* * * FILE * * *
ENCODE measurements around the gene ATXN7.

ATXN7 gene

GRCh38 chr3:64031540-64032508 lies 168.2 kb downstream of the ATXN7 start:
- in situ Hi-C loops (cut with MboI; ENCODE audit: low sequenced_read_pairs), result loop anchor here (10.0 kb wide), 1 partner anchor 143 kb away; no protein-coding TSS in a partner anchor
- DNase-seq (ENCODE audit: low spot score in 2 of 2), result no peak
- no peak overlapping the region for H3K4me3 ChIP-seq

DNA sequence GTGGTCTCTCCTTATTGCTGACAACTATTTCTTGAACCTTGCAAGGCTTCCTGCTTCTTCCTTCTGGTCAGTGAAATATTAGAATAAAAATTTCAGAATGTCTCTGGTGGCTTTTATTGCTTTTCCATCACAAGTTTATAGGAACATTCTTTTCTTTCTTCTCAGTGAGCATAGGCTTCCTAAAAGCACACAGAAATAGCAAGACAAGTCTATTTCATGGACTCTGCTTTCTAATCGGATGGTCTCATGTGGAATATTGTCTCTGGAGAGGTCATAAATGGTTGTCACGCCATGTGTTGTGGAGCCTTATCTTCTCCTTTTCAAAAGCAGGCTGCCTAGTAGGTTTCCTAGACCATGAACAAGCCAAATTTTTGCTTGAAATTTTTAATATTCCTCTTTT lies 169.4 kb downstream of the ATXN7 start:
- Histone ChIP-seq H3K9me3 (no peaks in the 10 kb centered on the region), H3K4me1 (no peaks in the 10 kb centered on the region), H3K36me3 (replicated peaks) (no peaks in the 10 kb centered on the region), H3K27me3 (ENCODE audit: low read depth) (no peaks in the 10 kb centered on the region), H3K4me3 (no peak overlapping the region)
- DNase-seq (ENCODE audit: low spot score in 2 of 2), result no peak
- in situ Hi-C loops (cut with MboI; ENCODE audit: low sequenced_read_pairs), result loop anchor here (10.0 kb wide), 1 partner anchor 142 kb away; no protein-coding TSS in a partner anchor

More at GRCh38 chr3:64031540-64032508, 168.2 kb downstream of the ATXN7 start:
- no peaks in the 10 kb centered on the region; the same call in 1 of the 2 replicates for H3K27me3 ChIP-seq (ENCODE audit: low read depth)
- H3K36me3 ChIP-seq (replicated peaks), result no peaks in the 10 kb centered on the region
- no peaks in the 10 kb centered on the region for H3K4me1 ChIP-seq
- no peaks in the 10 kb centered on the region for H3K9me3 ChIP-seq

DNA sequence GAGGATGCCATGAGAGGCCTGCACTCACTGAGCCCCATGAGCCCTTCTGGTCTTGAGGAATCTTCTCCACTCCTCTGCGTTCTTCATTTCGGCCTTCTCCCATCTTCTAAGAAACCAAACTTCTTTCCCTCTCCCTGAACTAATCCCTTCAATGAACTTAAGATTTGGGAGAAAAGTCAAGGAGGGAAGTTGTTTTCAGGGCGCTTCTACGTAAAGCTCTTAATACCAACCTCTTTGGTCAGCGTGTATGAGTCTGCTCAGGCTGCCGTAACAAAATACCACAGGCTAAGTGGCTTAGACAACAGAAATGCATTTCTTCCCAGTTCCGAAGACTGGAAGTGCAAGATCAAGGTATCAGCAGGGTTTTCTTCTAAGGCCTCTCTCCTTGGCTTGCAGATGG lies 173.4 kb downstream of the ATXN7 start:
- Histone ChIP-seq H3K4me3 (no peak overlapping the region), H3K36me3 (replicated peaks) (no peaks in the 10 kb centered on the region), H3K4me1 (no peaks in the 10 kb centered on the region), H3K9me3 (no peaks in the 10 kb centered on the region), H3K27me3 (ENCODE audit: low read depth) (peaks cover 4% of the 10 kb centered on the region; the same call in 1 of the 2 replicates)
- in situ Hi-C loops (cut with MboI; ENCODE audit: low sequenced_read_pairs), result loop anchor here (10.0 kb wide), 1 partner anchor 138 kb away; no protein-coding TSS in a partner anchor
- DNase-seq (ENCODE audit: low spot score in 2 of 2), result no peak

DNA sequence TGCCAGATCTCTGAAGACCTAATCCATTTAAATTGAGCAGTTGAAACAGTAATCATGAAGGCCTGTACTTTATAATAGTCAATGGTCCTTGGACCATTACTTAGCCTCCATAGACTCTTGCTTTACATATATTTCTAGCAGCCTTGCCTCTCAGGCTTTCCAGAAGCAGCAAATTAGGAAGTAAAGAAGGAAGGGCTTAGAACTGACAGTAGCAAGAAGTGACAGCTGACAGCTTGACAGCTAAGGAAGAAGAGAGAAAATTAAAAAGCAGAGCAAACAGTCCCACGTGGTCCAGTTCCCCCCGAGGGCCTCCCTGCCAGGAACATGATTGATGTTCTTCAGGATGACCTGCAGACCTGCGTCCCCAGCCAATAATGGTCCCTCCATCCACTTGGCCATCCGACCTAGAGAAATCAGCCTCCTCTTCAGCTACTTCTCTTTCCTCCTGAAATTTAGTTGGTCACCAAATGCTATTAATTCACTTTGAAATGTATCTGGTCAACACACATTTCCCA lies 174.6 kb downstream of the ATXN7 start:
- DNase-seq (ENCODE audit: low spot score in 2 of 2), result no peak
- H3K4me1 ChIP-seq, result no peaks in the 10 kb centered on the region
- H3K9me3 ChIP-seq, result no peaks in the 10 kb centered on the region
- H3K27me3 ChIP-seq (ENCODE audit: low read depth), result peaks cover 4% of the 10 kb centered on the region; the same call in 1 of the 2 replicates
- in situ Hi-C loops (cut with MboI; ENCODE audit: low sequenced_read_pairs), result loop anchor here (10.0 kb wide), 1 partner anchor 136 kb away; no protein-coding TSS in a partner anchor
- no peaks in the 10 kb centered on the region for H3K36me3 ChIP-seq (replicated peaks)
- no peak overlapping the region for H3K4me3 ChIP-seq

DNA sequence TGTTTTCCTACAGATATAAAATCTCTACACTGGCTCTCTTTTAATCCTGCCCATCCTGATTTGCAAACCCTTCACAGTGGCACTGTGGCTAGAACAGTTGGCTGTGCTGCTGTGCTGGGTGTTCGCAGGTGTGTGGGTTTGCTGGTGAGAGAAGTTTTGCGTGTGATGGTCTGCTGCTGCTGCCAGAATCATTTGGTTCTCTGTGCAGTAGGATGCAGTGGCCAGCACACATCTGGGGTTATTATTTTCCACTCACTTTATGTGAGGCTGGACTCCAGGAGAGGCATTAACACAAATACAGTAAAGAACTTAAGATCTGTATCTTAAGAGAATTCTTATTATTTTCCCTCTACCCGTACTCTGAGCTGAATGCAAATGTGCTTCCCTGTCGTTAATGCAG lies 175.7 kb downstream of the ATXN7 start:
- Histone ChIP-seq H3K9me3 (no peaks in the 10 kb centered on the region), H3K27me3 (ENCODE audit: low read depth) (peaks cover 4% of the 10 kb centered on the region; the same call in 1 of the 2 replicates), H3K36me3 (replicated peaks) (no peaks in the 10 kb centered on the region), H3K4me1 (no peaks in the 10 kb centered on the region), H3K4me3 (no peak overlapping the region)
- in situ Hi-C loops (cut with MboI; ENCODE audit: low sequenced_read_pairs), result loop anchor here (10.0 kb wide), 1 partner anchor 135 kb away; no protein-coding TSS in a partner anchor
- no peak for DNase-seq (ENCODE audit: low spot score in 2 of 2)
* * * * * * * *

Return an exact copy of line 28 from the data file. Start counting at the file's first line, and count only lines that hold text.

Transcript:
DNA sequence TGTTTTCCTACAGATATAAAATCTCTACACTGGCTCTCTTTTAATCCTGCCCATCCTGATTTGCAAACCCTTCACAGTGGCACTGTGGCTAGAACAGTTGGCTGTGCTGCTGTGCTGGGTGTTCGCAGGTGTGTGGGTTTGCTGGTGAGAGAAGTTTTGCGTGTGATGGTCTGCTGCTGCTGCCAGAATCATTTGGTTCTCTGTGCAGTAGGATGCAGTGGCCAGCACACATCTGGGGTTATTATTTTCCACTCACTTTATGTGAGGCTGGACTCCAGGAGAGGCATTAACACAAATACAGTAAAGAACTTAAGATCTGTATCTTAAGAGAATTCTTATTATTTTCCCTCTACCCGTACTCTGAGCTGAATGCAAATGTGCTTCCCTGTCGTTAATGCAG lies 175.7 kb downstream of the ATXN7 start: